I have felt a mourning, a kind of grief, when a series is over. It's a feeling that keeps me from starting another series. I press "play" on that first episode, try to feel empathy with the new characters, and finally have to press "stop". I am just not ready to move on.
The first series I remember grieving the end of is "Eli Stone", starring Jonny Lee Miller. Not only did Eli Stone end, it was cancelled, leaving several plotlines open and unanswered. This show was very unique, and I loved the progression of the characters throughout the 26 episodes. Had it been renewed for a third season, the four shows that had already been scripted would have been able to play out and provide some closure for fans. Alas, it was not meant to be. Fortunately, Eli Stone creator and executive producer Marc Guggenheim discussed what would have happened in a later interview. It gave me comfort.
The second series I actively mourned is "Veronica Mars", starring Kristen Bell. Wow. I loved, loved, loved this series. And I was not alone. The series was cancelled after three seasons on the CW network. A film was in the works, which lost funding, and through a Kickstarter fundraiser campaign, championed in part by Bell, $2M was raised in less than 11 hours. The fans had spoken, and the film was made. Then, Hulu picked up the last season to give diehard fans a heartbreaking closure to the series and characters I had come to love.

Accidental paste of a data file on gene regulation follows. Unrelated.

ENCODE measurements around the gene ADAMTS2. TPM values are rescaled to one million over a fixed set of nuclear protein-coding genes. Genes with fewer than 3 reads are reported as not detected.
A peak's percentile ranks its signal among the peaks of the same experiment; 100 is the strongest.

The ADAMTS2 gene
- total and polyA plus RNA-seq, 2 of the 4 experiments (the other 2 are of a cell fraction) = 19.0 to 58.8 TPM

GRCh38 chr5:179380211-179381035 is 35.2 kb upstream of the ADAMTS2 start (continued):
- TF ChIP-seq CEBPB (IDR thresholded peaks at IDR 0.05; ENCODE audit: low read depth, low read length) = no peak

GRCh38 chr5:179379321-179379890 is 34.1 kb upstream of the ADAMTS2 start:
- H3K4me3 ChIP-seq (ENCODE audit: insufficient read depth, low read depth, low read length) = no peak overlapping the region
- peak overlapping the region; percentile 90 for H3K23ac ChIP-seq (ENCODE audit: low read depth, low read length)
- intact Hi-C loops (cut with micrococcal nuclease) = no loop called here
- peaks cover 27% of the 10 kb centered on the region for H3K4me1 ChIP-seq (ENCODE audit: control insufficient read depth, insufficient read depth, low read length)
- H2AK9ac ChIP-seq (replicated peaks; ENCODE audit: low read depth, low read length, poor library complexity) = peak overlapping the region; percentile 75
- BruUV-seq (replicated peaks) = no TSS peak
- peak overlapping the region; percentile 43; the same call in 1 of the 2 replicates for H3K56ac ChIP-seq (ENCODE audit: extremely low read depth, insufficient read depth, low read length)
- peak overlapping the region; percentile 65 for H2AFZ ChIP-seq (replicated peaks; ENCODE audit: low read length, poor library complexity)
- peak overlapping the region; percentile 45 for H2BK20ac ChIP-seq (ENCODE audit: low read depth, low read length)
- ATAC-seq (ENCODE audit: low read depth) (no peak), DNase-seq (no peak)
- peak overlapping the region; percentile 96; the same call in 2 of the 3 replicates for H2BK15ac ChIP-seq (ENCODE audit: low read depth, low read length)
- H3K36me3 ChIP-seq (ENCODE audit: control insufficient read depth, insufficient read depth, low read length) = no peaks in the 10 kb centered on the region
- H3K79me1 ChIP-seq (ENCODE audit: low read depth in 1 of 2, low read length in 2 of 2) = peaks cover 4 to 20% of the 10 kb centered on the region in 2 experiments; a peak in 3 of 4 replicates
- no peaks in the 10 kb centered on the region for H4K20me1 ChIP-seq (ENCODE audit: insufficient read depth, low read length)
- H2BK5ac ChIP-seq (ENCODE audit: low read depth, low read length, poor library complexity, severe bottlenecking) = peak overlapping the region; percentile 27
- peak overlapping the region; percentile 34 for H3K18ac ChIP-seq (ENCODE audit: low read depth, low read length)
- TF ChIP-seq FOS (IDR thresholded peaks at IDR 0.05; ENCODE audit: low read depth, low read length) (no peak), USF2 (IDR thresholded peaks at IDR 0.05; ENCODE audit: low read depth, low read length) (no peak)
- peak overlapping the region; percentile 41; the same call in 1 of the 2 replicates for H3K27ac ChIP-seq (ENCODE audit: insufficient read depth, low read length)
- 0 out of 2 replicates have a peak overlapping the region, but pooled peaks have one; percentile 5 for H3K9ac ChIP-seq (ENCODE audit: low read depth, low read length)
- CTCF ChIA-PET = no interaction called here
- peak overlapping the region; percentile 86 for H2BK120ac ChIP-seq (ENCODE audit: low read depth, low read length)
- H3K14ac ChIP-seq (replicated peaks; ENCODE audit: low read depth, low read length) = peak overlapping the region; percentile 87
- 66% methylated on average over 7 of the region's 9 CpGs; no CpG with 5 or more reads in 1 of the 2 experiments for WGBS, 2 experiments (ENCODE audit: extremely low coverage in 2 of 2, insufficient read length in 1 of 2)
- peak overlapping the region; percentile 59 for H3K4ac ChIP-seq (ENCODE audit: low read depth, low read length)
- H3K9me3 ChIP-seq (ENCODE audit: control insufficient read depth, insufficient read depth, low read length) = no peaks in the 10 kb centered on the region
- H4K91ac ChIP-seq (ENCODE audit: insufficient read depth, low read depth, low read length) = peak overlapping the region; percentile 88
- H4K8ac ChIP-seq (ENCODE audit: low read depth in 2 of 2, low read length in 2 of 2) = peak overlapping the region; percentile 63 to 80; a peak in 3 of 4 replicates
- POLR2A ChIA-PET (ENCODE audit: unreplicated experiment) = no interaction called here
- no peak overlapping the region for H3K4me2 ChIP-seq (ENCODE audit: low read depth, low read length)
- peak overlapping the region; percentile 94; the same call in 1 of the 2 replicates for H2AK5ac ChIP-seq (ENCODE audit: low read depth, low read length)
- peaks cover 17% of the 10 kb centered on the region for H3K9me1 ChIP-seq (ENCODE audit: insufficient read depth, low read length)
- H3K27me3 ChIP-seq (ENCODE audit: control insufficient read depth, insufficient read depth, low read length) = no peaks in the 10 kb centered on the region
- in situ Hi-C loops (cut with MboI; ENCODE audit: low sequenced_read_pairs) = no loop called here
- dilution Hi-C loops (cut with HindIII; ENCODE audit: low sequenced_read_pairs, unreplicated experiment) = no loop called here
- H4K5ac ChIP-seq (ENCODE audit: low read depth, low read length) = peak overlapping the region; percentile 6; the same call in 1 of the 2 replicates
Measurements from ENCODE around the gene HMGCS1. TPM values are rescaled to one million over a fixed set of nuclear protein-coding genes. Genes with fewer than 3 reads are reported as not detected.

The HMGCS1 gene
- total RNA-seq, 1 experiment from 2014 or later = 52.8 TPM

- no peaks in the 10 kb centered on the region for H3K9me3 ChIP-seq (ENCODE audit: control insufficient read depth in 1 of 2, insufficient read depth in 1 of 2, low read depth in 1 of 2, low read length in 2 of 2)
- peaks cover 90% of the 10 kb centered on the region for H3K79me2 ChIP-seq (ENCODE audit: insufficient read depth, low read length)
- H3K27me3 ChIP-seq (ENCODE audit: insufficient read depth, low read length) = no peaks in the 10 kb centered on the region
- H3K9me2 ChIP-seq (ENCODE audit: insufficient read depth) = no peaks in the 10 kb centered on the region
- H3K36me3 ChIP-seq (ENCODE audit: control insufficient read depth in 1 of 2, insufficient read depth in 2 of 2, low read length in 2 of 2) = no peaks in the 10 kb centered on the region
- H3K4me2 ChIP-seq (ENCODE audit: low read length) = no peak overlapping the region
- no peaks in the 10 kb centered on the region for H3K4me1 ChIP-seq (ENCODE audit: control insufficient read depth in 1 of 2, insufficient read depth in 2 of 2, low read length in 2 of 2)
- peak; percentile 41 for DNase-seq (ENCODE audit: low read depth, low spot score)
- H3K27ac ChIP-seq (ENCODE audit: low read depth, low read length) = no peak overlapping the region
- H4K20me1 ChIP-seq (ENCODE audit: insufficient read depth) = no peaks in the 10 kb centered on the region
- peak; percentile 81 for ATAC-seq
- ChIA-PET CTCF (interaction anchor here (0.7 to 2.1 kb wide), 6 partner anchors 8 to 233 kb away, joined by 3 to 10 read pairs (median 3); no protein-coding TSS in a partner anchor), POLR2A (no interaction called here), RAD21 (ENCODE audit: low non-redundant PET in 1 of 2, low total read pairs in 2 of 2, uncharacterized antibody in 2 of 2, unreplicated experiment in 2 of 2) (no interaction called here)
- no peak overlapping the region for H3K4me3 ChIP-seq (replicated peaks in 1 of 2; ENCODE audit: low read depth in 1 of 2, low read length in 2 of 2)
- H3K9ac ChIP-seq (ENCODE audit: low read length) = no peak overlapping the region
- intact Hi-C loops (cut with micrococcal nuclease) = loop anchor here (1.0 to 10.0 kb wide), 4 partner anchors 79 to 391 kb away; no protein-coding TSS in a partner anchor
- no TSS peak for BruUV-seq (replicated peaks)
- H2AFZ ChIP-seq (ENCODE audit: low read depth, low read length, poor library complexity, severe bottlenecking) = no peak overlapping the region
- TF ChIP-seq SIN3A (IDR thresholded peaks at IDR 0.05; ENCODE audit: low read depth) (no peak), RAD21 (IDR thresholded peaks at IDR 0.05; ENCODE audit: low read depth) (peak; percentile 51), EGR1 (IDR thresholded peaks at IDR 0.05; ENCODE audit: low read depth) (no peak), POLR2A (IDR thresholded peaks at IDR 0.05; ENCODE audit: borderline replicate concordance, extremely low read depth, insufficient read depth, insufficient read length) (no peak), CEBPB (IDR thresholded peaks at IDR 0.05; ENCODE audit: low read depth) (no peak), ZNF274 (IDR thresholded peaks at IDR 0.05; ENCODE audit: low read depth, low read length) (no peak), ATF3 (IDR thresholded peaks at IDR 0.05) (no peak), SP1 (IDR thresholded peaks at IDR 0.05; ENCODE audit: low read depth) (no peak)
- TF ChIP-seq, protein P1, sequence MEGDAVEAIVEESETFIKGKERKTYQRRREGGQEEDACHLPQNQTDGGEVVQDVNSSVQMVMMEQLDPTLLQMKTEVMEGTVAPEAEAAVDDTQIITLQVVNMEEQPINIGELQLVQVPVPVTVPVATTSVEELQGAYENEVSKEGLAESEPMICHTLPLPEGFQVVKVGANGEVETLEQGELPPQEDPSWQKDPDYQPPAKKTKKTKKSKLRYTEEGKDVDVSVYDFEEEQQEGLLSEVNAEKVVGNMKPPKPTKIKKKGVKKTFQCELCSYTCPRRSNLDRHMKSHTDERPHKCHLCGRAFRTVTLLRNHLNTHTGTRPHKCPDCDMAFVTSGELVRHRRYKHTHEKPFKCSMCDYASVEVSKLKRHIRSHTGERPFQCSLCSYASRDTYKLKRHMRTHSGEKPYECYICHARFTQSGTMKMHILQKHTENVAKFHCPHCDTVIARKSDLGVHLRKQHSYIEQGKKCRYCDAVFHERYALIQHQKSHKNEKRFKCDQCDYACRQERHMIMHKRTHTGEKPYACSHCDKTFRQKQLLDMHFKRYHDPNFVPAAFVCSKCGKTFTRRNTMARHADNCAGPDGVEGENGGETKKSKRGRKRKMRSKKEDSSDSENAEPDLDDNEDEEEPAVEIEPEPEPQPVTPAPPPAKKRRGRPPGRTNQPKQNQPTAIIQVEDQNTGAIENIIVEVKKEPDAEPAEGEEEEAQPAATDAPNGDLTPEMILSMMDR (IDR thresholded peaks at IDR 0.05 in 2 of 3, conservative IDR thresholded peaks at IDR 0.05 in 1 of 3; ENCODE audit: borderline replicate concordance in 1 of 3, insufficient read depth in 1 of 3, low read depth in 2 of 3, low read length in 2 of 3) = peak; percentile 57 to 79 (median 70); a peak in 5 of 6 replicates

Next is a series on FX that I mourned, I think, simply because I had fallen in puppy love with the lead character, U.S. Marshall Raylan Givens. A sensitive badass with questionable tactics and a tough upbringing, he was only one of the awesome characters in this present-day Western. At a very satisfying six seasons, there were 78 episodes for my binging enjoyment. I looked for a few others like this one when it was over, but I had to give it up and be happy for the Justified memories.
And, last is another Jonny Lee Miller vehicle, "Elementary". Based on Sherlock Holmes, this drama doesn't shy away from Sherlock's addiction, his unconventional method of solving cases, and his relationship with Dr. (this time Joan) Watson. Set in modern day New York City, the acting is solid, the writing smart, and the relationships feel very real. We meet arch-nemesis Moriarty, brother Mycroft, and even Sherlock's father, Morland. Individual cases per episode are solved, plus season-long arcs make this another binge-worthy series. A series that I very much missed when it was over.
And why do I write this now? Because I just finished watching the last episode of the original "Leverage". Thankfully, there is now a reboot called "Leverage: Redemption", which mas many of the same characters. I moved on to "Redemption" last night. Let's see if it lives up to its name.